How To Perform Scapula Rotations

Larry Scott Scapula Rotations

Having a hard time bringing out those lower lats? For simplicity, speed and effectiveness, hanging scapular rotations are hard to beat.

“Larry” said my friend Russ one day at the gym, “I notice you have a distinct shelf on the bottom of your lats. How did you get that? I get the width I want in my back, but I feel shallow right down at the bottom. Do you know of any­thing that will hit this area of the back?”

“Sure,” I replied, “I’ll show you something you’re going to love. First, finish your lat work so the lats are com­pletely exhausted. This little trick won’t work unless your Lats are completely tired out.”

“You got it,” said Russ, a former Mr. Utah and holder of innumerable regional ti­tles, proceeding with his lat routine.

“Now let me show you something that Lou Degni showed me over 20 years ago,” I explained when Russ was ready. “I have never seen anybody besides Lou who knew anything about it. If you can get the movement right, it will bring out the lower lats
just one set.

“First, before you begin, justt so you can see how tre­ndously it will pump your lower lats, I want you to take off your shirt and look closely right here,” I said, pointing to the exact spot that was going be worked. We both looked in the mirror to where I was pointing.

“I see it,” said Russ.

“This is the area that is going to get pumped,” I said. “You will be able to place a finger under the lip of the ex­tra size right after you do two or three sets. The movement is called the hanging scapula rotation. You are trying to get the scapula to rotate, which is the actual movement of the back when the lats are working.­

“The bending of the arms is incidental to working the lats,” I continued. “If a person could get the scapula to ro­tate without bending the arms, he could work pure lats and not arms. That’s what we are trying to do here, bend­ing the arms as little as possi­ble, hardly at all in fact.

“So get your chinning straps and, with the palms facing forward, get up on the bar with your hands just a lit­tle wider than shoulder width. On second thought, Russ, your shoulders are so wide perhaps you ought to get a grip at about shoulder width. (Russ has won more best shoulders trophies than anyone in the area.)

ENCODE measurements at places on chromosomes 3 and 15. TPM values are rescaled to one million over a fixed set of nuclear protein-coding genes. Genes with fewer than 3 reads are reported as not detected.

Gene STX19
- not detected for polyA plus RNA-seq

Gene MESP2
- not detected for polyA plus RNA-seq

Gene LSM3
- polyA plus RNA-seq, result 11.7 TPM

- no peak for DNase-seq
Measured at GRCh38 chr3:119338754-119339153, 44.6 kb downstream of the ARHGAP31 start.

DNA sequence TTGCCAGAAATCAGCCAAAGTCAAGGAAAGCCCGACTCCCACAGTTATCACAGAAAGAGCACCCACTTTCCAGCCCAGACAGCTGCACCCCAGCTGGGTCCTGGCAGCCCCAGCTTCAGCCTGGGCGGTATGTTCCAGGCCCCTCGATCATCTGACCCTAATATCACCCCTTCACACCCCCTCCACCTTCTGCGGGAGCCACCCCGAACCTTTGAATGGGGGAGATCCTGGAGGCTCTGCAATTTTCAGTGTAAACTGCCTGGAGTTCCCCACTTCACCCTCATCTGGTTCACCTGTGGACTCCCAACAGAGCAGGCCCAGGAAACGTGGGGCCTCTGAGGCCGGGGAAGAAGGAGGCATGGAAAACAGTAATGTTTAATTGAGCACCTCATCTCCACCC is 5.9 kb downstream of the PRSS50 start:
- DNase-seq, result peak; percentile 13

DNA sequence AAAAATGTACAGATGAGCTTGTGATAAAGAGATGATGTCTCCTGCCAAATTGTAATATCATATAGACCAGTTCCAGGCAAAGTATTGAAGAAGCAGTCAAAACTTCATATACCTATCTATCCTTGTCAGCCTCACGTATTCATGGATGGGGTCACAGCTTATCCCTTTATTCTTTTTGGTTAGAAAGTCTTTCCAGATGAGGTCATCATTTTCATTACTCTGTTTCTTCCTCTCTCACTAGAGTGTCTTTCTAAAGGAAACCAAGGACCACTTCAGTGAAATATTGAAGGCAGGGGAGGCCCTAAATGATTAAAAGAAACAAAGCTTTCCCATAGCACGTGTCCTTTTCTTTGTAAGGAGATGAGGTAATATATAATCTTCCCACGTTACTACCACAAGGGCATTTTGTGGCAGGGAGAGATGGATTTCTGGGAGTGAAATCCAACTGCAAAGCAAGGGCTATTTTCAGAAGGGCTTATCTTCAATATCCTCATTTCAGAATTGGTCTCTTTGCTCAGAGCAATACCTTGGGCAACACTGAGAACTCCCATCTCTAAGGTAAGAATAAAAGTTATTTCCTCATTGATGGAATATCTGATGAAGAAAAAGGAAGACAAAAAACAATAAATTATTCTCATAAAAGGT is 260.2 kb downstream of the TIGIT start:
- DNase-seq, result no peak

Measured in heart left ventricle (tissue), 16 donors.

“All right, now comes the difficult part,” I told my friend. “I want you to raise your ribcage as high as possi­ble without bending the arms. That’s it. Higher. You have to raise it until it hurts. No, don’t bend the arms, just raise the ribcage. Now, at the same time draw the scapulae in as much as you can. Look in the mirror, Russ.”

“I don’t know what you mean by drawing in the scap­ulae,” Russ complained.

“You are trying to get the scapulae to rotate as much as possible through their entire range of movement,” I said. “So you have to start by get­ting them in as far as possible at the top of the movement because you are soon going to have them out as far as possible on the bottom of the movement. Look in the mir­ror and try to make yourself as narrow as possible while you have the ribcage raised. That’s it.

“All right, now slowly lower the ribcage about halfway down and flip the scapulae through hard. No, you have to really throw them through.”

“What do you mean?” he asked.

“Try to make yourself as wide as possible,” I answered.

“Try it again, Russ. Start at the top and slowly lower yourself. All right, now! Right there. Throw the lats for­ward. Yes, that’s it. Now don’t come down. Stay right there.

Slowly lower the ribcage with the lats flattened hard against the back. The harder you can hold the lats against the back and keep them there as you lower the ribcage, the more that lower section of the back is going to work. Try it again. Only this time do it slower.”

After a few reps, Russ started to get the hang of it. Still a little awkward about throwing the lats forward at precisely the right time, but improving.

After a couple of sets, I said: “All right, Russ, look at the lower section of your lats. See how they are pumped?”

“Man, that’s great, Larry,” he said. “That’s a killer. Wow, you are right! I can really feel it. This is terrific. I am going to do a few more.”

“Remember,” I reminded him, “this exercise will only be good for about a week and you will start to go stale on it. It doesn t mean the exercise is no good. If just means the body has finally figured out what it is you are doing and it doesn’t need to secrete any more growth hormone in re­sponse. So drop the exercise for a few weeks and then come back to it. You will find it is just as good as the first time. You should always do it at the end of your back work­out. If you use it in this fash­ion, you will be able to add the elusive heart shape to your lower lats.”

Hanging scapula rotations are a lot of fun. Granted, they do hurt, but to see that shelf stick out on the bottom of the lats makes it all worth­while.


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